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Boat Trailer Parking

See Parking on the Amenities page.

Boater Safety & Education

Last updated August 5, 2021
Here are some Tennessee boating regulations that might not be the same in all states:   
#1 The Move Over law similar to the law on land will become effective on Tennessee waters.  The law requires boaters to slow down to a no wake speed when they are within 100 feet of a law enforcement boat with flashing lights.
#2 There is No longer an exemption from boating education for renters or those vacationing. Tennessee residents and Out of State residents born after January 1, 1989 are required to pass a boater education exam administered by an approved representative of the TWRA or a National Association of State Boating Law Administrator approved boating safety course in order to operate any motorized vessel over 8.5 horse power. Testing locations and information can be found on the TWRA website.  Courses are also offered by the USCG Auxiliary and America’s Boating Club.
#3 Alcoholic beverages are permitted on Norris Lake however the boat operator often referred to as the “Skipper” must be sober. Considering the effect of the sun, stress of a busy lake, wind, motor noise, level of hydration, and distractions from passengers, it is taught that each alcoholic beverage has double the effect than normal. Many laws now read:  the boat operator may not operate or permit others to operate while Boating under the influence. The same applies to reckless operation, adherence to no wake zones, etc.  Everyone should be careful who they allow to use their boat.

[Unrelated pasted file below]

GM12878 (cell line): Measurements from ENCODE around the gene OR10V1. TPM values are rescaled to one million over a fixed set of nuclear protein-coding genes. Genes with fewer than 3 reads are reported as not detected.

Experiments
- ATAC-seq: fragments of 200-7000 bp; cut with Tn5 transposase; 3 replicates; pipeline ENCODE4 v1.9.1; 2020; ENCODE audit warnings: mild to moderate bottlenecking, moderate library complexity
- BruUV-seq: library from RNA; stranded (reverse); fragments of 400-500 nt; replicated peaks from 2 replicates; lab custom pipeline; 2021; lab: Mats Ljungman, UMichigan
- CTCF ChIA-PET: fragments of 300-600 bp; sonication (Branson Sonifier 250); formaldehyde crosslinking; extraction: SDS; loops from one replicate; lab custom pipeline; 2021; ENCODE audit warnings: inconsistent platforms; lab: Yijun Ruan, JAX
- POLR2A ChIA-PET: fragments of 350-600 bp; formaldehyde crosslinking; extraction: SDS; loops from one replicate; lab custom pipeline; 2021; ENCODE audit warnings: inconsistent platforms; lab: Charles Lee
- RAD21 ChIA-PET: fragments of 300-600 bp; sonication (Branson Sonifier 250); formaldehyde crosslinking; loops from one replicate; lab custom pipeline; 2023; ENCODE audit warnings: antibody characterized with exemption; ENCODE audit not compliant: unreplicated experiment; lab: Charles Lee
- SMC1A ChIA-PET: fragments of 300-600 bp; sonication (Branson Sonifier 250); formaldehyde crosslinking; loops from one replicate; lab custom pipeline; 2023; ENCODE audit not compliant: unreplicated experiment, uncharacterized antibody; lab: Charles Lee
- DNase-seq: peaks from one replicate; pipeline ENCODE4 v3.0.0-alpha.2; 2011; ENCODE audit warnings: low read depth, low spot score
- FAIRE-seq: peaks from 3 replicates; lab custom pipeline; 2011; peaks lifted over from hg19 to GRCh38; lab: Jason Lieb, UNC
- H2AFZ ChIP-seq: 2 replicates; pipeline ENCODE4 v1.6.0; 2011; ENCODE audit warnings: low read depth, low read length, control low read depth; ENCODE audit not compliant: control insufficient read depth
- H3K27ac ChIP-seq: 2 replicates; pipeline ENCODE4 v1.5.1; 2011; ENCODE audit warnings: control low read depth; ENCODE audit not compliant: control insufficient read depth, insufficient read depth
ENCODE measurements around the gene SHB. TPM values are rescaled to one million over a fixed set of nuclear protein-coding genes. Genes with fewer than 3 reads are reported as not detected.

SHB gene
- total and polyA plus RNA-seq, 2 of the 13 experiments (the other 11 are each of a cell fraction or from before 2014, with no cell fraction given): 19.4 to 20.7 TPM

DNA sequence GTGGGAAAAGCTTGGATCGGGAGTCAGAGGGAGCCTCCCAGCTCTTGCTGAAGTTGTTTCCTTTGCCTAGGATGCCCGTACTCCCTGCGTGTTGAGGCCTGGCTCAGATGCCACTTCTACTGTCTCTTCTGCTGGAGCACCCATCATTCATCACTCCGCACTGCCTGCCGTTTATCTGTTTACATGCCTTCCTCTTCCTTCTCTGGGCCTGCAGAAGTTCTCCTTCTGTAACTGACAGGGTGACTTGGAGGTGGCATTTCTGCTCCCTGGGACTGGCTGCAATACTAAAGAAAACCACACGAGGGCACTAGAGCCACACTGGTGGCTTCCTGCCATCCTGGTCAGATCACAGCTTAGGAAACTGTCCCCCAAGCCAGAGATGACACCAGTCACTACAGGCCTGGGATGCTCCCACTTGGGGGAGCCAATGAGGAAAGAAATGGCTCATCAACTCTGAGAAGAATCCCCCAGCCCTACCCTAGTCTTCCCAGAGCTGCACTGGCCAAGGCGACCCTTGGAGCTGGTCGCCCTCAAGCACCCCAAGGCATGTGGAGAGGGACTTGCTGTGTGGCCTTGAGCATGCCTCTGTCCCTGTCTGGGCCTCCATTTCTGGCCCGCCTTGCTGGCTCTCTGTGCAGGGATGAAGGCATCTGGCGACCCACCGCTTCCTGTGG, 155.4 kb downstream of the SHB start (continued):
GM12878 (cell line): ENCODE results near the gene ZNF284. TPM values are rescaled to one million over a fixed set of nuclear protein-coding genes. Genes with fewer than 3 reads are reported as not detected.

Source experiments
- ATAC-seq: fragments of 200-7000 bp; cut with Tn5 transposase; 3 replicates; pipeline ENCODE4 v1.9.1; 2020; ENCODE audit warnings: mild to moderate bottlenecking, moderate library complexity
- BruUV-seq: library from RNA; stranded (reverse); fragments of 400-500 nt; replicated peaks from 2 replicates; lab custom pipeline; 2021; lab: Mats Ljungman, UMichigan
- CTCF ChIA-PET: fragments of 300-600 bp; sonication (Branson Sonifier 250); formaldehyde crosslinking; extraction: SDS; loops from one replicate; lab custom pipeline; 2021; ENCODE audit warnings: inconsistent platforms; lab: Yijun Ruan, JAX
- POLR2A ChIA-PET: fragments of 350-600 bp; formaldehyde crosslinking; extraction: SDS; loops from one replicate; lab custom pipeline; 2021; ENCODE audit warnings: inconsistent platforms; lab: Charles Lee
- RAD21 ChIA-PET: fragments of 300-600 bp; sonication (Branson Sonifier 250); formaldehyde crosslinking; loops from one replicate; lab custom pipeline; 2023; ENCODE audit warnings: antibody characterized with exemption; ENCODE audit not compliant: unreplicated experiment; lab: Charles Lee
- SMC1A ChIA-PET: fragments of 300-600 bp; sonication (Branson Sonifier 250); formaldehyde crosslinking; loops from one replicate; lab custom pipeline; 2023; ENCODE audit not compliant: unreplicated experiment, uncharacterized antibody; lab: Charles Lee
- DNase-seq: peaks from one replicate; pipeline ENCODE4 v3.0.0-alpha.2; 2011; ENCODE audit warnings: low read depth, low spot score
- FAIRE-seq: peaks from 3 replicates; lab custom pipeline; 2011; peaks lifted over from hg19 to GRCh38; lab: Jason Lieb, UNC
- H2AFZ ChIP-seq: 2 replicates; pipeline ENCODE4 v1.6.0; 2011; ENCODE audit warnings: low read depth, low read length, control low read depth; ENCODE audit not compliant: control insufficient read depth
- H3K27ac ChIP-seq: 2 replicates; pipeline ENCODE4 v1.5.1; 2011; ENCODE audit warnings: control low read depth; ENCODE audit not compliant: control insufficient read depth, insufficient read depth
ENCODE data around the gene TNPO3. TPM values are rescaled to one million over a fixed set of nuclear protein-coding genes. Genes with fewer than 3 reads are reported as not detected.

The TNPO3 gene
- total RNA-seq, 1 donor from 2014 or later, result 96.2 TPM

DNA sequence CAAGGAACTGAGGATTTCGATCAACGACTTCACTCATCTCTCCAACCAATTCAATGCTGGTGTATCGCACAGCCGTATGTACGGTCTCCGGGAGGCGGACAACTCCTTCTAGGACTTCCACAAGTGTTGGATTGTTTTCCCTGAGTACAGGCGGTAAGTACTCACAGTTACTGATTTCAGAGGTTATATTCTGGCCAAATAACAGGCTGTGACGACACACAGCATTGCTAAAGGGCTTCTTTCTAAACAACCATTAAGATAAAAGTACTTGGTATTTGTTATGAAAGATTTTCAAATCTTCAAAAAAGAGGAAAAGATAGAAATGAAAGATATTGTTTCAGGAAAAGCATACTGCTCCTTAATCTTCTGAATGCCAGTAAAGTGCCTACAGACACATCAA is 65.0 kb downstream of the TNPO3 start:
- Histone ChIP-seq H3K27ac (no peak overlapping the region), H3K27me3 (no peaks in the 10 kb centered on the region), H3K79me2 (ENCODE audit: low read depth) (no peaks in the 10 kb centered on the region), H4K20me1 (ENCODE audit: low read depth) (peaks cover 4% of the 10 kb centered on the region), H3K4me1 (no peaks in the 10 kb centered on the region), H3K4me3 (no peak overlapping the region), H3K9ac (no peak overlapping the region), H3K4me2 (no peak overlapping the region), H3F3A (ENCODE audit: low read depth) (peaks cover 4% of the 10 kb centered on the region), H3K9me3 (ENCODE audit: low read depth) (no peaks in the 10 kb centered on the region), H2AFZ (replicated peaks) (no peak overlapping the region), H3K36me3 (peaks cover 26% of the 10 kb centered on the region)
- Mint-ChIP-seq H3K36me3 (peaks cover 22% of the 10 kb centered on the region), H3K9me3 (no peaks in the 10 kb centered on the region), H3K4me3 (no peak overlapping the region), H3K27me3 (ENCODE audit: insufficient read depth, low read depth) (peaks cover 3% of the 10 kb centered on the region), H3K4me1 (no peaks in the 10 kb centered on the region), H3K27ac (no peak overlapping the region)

#4 Reckless operation of a boat or a Personal Watercraft (“PWC”) will attract the attention of law enforcement and other boaters due to the risk of personal injury and property damage. Make sure you review the Handbook of Tennessee Boating Laws and Responsibilities because there are specific rules relating to Personal Watercraft.  Some of these are: the age of the PWC operator; restrictions on when a PWC can be operated - daytime only; and restrictions on wake jumping (wake jumping is not legal within 100 feet of another vessel).